Now I fence everything. Garden and learn. 

How’s Your Garden Doing?

Have you been able to fend off the pests and critters? How about those nasty plant diseases? Share your tips with other readers on how you successfully (or not) kept your garden growing. Let’s talk gardening in the comments below.

Amy Allen

Amy Allen

Leave a Reply

  • As usual Jayne, very useful info. Had to tear our garden down this week as the weather in North Central Florida kills off anything planted. Can re-plant in late September for a Fall garden and again in March/April for a Spring garden.


  • I’ve had more failure this year than ever. I just moved and had foot surgery which limited garden work.

    I didn’t realize that north east Florida has two seasons, spring and fall but mid summer is a dead zone. I do have a bunch of cherry tomatoes and some beans but most things just are burnt.

    I’ve been using BT (bacillus thuringenis) to kill the caterpillars. Neem oil for fungus and some tolerance for minor pest damage.

    The soil in this development is mostly sand with little organic matter. I am making my compost as quickly as possible but it will be years to get the garden beds up to a healthy and productive state. I do use some non organic fertilizer due to the poor soil.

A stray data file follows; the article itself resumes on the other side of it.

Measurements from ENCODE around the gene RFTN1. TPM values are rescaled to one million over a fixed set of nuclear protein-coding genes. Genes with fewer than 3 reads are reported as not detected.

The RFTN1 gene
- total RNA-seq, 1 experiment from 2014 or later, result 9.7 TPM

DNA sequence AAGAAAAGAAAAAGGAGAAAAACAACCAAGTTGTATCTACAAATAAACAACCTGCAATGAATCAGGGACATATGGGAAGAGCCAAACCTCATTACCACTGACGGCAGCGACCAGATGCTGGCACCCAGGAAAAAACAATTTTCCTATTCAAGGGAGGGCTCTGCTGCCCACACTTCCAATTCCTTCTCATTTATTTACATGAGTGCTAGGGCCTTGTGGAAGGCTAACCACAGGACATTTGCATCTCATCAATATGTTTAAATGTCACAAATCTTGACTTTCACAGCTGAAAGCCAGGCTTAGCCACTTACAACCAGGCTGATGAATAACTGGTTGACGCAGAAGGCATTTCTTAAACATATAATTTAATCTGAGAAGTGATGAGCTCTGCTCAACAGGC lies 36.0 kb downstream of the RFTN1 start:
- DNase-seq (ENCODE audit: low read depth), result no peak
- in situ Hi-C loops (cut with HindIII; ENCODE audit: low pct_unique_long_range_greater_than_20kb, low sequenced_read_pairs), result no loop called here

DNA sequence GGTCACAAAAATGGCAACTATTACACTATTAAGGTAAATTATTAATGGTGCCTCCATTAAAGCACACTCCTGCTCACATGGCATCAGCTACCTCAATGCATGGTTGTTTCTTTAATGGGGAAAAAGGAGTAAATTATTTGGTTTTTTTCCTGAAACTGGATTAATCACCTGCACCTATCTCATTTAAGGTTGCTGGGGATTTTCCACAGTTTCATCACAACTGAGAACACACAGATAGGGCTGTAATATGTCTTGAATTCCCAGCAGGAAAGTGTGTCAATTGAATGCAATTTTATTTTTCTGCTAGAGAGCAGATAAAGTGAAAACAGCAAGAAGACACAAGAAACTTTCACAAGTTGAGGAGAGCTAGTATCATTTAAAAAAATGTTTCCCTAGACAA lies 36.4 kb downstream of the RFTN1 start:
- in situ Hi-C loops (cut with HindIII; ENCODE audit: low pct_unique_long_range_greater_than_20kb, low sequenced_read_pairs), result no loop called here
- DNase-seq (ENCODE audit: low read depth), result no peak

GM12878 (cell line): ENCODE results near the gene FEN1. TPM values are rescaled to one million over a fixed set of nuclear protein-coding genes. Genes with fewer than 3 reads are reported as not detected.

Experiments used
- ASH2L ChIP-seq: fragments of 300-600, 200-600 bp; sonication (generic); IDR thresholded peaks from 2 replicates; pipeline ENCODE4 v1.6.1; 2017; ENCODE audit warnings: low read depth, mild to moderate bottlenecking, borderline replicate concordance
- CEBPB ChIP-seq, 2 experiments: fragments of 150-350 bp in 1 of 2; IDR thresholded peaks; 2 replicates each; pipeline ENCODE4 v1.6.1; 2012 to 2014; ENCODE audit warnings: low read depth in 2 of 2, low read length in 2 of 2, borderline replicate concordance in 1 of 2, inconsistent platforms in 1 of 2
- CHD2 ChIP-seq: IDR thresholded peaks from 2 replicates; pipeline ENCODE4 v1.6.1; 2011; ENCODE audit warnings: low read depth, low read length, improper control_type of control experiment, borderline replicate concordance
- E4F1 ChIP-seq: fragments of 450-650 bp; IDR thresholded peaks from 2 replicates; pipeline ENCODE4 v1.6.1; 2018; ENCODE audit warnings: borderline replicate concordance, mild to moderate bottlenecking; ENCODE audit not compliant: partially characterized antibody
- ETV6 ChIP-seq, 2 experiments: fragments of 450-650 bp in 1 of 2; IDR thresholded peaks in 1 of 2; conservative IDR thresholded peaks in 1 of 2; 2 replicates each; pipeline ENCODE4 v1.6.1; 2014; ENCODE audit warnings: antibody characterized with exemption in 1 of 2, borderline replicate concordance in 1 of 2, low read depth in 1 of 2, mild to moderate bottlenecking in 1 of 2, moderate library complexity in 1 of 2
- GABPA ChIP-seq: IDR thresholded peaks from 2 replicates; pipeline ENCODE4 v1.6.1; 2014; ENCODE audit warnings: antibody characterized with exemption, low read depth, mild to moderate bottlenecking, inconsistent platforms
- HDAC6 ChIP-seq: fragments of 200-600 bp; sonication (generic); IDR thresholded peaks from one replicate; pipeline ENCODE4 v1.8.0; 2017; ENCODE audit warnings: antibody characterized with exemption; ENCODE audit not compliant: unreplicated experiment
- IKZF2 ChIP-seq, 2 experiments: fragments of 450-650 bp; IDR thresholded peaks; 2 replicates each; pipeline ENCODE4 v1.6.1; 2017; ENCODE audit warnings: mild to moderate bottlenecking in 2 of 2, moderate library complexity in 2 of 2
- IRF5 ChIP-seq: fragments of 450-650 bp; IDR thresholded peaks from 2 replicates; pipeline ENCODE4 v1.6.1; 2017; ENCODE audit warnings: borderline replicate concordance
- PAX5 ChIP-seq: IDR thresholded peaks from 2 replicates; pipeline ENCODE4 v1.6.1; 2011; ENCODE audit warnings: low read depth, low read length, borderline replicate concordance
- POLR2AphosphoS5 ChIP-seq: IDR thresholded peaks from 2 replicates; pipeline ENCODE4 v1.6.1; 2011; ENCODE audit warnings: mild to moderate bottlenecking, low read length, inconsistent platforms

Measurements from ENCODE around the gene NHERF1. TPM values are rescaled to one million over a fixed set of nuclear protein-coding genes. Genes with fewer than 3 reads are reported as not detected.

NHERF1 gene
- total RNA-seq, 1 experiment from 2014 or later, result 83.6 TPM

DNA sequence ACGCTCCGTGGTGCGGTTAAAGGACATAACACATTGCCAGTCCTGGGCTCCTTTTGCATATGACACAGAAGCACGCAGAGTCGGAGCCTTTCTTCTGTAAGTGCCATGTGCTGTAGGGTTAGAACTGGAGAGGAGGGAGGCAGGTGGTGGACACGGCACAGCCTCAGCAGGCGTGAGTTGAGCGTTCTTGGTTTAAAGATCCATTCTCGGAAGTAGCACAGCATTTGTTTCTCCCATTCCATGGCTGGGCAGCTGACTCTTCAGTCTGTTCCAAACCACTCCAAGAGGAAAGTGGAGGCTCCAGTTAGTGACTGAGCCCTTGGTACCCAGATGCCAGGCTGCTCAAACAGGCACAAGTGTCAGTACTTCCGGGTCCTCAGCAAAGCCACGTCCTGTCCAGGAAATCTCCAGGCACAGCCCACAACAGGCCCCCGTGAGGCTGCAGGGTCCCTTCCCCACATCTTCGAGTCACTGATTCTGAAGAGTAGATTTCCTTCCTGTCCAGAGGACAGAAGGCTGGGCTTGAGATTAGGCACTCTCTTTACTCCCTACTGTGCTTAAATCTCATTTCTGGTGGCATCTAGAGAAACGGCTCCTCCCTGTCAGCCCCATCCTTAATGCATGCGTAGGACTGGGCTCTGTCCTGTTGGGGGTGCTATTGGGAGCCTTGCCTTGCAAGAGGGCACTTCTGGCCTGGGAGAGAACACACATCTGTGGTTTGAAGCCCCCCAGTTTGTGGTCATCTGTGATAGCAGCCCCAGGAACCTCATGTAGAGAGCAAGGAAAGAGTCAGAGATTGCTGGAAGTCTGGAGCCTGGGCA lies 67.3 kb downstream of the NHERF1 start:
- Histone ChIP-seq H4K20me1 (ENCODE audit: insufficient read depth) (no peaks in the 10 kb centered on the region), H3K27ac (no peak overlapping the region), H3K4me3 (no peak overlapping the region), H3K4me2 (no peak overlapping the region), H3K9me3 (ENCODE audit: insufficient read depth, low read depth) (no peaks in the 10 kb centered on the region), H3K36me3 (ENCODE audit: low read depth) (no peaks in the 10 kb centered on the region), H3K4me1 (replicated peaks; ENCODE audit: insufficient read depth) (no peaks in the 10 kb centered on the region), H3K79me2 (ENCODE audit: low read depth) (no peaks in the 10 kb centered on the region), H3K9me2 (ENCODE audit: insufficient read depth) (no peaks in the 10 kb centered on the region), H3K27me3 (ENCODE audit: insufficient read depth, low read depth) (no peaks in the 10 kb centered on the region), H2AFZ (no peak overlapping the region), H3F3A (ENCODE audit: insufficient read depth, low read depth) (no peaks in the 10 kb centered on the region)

All that aside, we have had some (really a lot, considering) great tasting and healthy food from two tiny garden patches. I both fish and garden. The Gardens provide more calories. Lol.

    • It sounds like you’re learning quite a bit actually! And I’m sorry about the foot surgery. Few things crimp gardening better than that! Ugh.

      From your description, it sounds like you’re giving this a lot of thought and making some great observations. Have you considered raised beds? Those are great because you can control what kind of soil goes into them right from the start, making your garden more productive while you’re working on the in-ground portion.